Digestive health

Unveiling the surprising health benefits of your daily cup of coffee

Last reviewed:
January 9, 2024
Next review:
January 9, 2026

Many of us savour the ritual of coffee, perhaps opting for the decaffeinated variety after lunch. But have you ever considered the potential health perks hidden within your favourite brew? Let's explore the lesser-known health properties of coffee that go beyond being your morning pick-me-up.

The coffee story: from 15th century discovery to modern wellness

Surprisingly, coffee is a more recent entrant compared to tea, with roots dating back to the 15th century. It officially arrived in the UK in 1650, sparking both fascination and controversy, facing bans during different periods until 1823. Today, we embrace coffee for focus, socialising, and the sheer joy it brings to our daily lives.

But is your daily cup of Joe genuinely a healthy treat or could your caffeine habit lead to long-term harm? Let's uncover the truth!

1. Coffee's link to longevity

Evidence suggests that moderate coffee consumption may reduce the risk of all-cause mortality. When comparing coffee drinkers to non-drinkers over time, the former tend to have a lower risk of death in general. The sweet spot? A steady three cups per day.

2. Prevention of chronic conditions

Numerous studies link regular coffee consumption to a decreased risk of chronic conditions such as type 2 diabetes, Parkinson's, and Alzheimer's disease. High caffeine levels in the blood are associated with a lower BMI, lowering the risk of type 2 diabetes.

Studies found an association between drinking between three and five cups of caffeinated coffee a day and a reduced risk of developing type 2 diabetes and cardiovascular disease, with each cup appearing to cut the diabetes risk by 7%.

3. Cardiovascular health and stroke risk reduction

Moderate ground coffee consumption (up to three cups per day) consistently correlates with a reduced risk of death from cardiovascular disease and stroke. Compared to non-drinkers, three cups per day lead to a 12% lower overall mortality risk, a 17% reduction in cardiovascular disease mortality, and a 21% lower mortality risk from stroke.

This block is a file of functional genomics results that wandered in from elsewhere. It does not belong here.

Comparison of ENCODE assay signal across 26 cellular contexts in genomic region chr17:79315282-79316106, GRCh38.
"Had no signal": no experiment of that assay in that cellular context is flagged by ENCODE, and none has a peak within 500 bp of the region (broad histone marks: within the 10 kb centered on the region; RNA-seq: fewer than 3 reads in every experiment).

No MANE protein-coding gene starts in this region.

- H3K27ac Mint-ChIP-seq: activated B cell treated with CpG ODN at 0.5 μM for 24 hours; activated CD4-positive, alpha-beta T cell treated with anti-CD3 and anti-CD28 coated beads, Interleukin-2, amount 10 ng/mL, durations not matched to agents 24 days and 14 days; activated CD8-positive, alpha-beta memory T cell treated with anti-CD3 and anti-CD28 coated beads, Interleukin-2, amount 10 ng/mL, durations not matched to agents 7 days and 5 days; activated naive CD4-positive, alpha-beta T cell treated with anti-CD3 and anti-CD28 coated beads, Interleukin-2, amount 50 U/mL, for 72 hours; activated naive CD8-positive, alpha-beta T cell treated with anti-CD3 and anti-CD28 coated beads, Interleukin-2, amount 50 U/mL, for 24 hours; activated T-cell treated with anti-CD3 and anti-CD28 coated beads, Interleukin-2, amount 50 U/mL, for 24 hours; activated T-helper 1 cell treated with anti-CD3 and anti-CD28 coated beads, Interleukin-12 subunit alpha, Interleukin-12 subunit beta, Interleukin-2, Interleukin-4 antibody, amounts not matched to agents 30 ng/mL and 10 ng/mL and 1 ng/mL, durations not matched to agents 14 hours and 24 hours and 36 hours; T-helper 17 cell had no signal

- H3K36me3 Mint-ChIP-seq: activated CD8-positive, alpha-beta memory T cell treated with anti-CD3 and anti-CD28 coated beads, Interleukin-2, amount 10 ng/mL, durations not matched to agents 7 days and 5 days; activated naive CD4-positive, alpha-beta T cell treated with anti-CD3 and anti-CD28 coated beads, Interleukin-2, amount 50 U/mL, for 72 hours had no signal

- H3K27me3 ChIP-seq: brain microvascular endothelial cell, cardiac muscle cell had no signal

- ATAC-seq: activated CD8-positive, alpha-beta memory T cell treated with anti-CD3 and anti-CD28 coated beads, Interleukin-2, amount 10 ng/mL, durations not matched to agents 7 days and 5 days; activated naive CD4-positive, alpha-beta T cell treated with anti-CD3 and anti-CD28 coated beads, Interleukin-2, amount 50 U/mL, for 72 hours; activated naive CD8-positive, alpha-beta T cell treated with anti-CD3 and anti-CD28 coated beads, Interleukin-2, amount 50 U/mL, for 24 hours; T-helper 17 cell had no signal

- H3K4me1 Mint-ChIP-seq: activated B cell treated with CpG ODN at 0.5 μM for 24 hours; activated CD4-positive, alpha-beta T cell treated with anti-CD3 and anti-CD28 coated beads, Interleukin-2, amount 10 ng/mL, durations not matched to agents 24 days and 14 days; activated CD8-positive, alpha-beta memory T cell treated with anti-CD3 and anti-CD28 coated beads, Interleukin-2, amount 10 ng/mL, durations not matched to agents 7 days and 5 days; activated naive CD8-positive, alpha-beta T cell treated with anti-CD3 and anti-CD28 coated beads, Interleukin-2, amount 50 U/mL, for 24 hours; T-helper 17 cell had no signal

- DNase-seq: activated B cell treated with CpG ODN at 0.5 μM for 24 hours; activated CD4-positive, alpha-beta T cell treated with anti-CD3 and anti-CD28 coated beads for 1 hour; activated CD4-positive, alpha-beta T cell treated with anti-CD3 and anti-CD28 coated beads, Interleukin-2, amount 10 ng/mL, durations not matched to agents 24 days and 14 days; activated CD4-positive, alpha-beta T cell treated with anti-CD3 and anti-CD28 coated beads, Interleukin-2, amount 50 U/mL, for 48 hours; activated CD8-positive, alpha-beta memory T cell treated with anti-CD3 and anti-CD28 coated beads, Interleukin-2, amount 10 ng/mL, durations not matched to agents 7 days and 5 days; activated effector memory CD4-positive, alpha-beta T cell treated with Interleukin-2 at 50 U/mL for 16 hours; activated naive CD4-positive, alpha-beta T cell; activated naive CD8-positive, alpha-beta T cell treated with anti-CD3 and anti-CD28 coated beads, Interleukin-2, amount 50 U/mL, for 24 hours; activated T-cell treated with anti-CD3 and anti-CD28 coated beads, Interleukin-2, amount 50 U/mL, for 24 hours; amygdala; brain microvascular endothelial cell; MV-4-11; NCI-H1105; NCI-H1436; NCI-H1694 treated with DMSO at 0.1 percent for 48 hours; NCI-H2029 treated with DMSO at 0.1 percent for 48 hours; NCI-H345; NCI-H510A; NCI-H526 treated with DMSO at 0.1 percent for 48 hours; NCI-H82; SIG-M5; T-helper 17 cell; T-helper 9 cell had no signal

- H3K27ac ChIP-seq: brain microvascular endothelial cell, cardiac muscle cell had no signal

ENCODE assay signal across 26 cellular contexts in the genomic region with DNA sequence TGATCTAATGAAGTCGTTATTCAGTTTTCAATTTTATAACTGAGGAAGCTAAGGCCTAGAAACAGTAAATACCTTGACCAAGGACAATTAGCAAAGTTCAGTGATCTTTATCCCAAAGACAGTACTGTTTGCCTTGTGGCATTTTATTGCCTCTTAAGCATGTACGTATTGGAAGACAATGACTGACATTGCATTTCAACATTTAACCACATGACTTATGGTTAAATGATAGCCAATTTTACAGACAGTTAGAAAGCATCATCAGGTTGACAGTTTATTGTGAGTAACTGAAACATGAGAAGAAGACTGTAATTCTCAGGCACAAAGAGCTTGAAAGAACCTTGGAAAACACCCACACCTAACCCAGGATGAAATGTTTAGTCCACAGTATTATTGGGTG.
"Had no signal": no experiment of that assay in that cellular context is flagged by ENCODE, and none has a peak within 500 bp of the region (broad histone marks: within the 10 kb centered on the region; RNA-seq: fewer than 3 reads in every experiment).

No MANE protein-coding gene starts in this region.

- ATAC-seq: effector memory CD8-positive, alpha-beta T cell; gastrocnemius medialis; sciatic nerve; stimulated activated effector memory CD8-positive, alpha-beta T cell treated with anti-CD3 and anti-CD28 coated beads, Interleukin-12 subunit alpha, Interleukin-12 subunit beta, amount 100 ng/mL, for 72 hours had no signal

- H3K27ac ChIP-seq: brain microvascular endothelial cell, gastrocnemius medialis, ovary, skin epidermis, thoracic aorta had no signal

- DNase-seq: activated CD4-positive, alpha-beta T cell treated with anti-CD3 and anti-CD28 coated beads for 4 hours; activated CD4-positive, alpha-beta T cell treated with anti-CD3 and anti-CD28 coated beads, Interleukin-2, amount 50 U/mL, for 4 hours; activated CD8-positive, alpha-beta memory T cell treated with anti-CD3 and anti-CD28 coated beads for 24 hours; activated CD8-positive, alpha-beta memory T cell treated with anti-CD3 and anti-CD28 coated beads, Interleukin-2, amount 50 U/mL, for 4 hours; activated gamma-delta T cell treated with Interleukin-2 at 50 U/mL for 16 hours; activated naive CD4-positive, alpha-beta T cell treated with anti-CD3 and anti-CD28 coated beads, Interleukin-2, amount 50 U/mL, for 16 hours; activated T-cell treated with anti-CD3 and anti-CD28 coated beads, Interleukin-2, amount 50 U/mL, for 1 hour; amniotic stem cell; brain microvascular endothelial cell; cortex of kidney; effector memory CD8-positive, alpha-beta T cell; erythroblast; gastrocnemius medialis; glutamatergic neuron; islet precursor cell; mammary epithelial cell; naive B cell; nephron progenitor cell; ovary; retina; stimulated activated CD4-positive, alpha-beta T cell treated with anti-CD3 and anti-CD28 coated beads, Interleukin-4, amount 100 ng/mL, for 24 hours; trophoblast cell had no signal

4. Lower risk of cancer

Recent shifts in perception deem coffee not a carcinogen. Strong evidence supports its role in reducing the risk of liver and womb cancers, along with potential benefits against mouth, pharynx, larynx and skin cancers. Coffee's compounds, rich in antioxidants and anti-inflammatory effects, contribute to this protective effect.

5. Liver health boost

Regular and moderate coffee consumption lowers the risk of negative liver outcomes, including non-alcoholic fatty liver disease and liver fibrosis and cirrhosis. It can also slow the progression of liver disease, reducing the risk of developing liver cancer, as confirmed by the World Health Organization after reviewing over 1,000 studies.

Balancing your coffee routine

While the evidence points to an optimal coffee intake ranging from half a cup to three cups per day, consider a few caveats:

  • Opt for ground coffee over instant for maximum effectiveness
  • Be mindful of added sugars, syrups, or cream that can negate health benefits
  • Recognise that caffeine affects individuals differently; limit intake for children and pregnant women
  • Embrace decaffeinated coffee, which offers benefits similar to caffeinated counterparts
  • In conclusion, your daily coffee can be more than just a ritual—it can be a path to unexpected health benefits. Enjoy it mindfully, savouring both the flavour and the wellbeing it brings to your life

Useful resources*

BMI and coffee

Type 2 diabetes and coffee

Heart health and coffee

Cancer and coffee

Liver health and coffee

Pregnancy and coffee

Coffee - all-cause mortality and risk of death

*Phlo Clinic are not responsible for the content of 3rd party research cited in this article.

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